SCO Family of Services Expands Morning Star II: A Residential Recovery Program for Women with Young Children in Suffolk County
July 17, 2018 / SCO News
Dix Hills, NY – Today, SCO Family of Services, a leading provider of social services, health care and mental health services to vulnerable populations, opened an expansion to its successful Morning Star II residential recovery program that will allow mothers recovering from substance and opioid abuse to live with their young children while receiving treatment. Morning Star II is located on SCO’s Madonna Heights campus in Dix Hills, Long Island, and is the only residential recovery program on LI that enables mothers to cohabitate with their children.
“Morning Star II provides an array of therapeutic services that help women in recovery with young children to develop a substance-free, self-supporting lifestyle,” said Keith Little, Executive Director of SCO. “We recognize that treatment is more successful when mother and child are living together, and are proud to facilitate mothers and their children in overcoming obstacles and healing together.”
“With this expansion, we are ensuring that additional need will be met,” OASAS Commissioner Arlene González-Sánchez said. “By offering a dedicated facility that allows women to have their children stay with them, it removes a major barrier that keeps many women from seeking treatment for addiction. I thank Governor Cuomo for recognizing this need, and taking steps to expand this important service.”
Morning Star II allows mothers to live and bond with their preschool-aged children as they work towards recovery. Mothers are given parenting support and guidance as their children live in a safe and secure environment that fosters healthy attachments. When mothers are in treatment and related meetings, their children are cared for by trained staff or attend pre-school/kindergarten.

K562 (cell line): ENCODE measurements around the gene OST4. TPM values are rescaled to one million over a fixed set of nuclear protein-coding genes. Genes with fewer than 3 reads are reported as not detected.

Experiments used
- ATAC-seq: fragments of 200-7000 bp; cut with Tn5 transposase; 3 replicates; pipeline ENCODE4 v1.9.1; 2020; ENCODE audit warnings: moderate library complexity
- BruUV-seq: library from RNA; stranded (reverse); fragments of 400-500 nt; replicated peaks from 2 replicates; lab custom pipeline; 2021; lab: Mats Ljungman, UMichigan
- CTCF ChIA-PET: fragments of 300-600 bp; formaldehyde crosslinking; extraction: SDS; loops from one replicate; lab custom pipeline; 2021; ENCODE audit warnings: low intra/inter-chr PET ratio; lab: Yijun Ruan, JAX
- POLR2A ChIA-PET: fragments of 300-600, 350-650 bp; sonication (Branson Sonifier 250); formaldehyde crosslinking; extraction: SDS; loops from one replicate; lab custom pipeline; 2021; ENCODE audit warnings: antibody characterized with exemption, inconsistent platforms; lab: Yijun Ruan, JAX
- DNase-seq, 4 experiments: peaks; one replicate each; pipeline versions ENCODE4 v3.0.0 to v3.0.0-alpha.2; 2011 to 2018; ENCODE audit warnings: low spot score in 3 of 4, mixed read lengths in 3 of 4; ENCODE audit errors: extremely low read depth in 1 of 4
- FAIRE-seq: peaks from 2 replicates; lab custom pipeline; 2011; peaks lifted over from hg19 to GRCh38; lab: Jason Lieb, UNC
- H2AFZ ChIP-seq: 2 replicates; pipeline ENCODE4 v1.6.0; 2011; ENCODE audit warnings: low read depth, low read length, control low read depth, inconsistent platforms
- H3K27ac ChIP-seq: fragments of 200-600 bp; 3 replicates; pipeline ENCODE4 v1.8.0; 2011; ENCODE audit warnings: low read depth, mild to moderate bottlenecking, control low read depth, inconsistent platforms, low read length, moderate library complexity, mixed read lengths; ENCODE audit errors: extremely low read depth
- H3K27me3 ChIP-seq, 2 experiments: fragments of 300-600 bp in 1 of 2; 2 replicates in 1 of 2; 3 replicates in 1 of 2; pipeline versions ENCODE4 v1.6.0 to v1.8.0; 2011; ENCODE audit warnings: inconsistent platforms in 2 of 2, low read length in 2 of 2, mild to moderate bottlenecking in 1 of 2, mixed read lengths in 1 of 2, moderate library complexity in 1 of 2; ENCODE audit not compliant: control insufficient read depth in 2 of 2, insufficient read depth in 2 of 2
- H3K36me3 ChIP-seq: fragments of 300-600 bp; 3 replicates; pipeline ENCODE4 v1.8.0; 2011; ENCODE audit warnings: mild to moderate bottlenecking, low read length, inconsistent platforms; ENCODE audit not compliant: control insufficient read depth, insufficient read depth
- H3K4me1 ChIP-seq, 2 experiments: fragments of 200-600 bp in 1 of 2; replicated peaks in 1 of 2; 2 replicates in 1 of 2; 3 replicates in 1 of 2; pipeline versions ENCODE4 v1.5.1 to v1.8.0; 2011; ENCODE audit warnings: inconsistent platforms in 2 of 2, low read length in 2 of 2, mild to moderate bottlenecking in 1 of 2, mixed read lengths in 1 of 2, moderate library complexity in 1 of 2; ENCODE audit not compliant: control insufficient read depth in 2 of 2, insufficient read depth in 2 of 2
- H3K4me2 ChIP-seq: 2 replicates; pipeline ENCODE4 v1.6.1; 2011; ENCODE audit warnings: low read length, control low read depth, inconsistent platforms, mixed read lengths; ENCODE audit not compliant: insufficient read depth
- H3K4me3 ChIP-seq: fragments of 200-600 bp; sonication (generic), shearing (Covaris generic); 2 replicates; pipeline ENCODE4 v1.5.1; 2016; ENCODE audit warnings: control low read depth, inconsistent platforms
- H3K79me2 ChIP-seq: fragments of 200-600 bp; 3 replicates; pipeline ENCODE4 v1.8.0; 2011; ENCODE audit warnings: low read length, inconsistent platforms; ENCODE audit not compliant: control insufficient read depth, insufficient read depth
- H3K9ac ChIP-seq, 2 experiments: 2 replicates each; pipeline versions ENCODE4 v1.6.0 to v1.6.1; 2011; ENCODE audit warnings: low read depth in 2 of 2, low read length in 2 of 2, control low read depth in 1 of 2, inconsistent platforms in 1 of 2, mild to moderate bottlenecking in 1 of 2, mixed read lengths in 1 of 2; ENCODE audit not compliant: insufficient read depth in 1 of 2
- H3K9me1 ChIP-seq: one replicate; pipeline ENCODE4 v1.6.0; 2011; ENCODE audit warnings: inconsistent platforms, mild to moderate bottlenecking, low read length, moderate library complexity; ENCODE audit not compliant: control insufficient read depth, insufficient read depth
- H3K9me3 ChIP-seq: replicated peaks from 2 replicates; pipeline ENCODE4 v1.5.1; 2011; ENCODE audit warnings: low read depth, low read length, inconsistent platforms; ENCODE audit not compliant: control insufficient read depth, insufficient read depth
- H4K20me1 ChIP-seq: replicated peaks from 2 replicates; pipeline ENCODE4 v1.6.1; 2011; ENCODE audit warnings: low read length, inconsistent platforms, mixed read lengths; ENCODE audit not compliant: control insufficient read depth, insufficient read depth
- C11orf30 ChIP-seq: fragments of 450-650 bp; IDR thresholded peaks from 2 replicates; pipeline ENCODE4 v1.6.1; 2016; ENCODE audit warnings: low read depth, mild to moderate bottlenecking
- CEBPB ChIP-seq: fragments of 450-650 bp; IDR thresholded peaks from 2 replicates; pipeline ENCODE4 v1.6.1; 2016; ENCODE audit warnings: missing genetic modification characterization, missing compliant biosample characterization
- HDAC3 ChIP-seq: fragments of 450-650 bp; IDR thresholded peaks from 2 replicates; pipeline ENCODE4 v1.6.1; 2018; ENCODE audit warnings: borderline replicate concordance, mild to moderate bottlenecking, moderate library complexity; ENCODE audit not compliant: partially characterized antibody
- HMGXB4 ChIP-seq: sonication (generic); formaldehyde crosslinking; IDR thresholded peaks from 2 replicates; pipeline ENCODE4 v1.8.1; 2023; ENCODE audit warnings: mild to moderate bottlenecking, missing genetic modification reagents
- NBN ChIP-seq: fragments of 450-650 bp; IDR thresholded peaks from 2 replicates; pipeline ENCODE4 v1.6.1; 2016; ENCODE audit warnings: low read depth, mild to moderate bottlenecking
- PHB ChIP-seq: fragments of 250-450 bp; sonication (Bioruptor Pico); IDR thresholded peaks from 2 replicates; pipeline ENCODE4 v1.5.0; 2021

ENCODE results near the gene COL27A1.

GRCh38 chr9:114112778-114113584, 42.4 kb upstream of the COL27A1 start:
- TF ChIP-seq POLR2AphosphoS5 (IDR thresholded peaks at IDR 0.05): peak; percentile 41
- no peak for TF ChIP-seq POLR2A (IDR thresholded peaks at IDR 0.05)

The Morning Star II expansion includes:
- An increase in program capacity from 9 women and 11 children to 23 women and 25 children (up to age 5);
- The implementation of “The Incredible Years,” an evidenced-based baby and child program that allows for parenting enhancement instruction based on their child’s age;
- A dedicated toddler playroom;
- A full-time recreation specialist to work with women and increase their socialization and life skills;
- And a part-time vocational counselor to work on site with the residents.
SCO’s original Morning Star facility opened in 1994, distinguishing itself as uniquely dedicated to serving the distinct needs of women in recovery from substance abuse. Morning Star II opened in 2007 to reunite mothers and their young children during the recovery process. Both programs provide a safe environment for healing and offer 24-hour care to address women’s physical, emotional and social needs. Perhaps most importantly, Morning Star helps women and their families transition successfully back into their communities ensuring long-term recovery.
“Women are more likely to be the primary caregiver in their family, which creates a large amount of pressure and responsibility,” continued Keith Little. “They face challenges such as pregnancy, a higher poverty rate and are more likely to be survivors of trauma. It’s imperative that their recovery is able to address these issues and help them cope with their past pains and future obstacles.”
of young adults in foster care (18+) are enrolled in school or working
of 12th graders in Family Foster Care graduated high school; 61% are enrolled in post-secondary education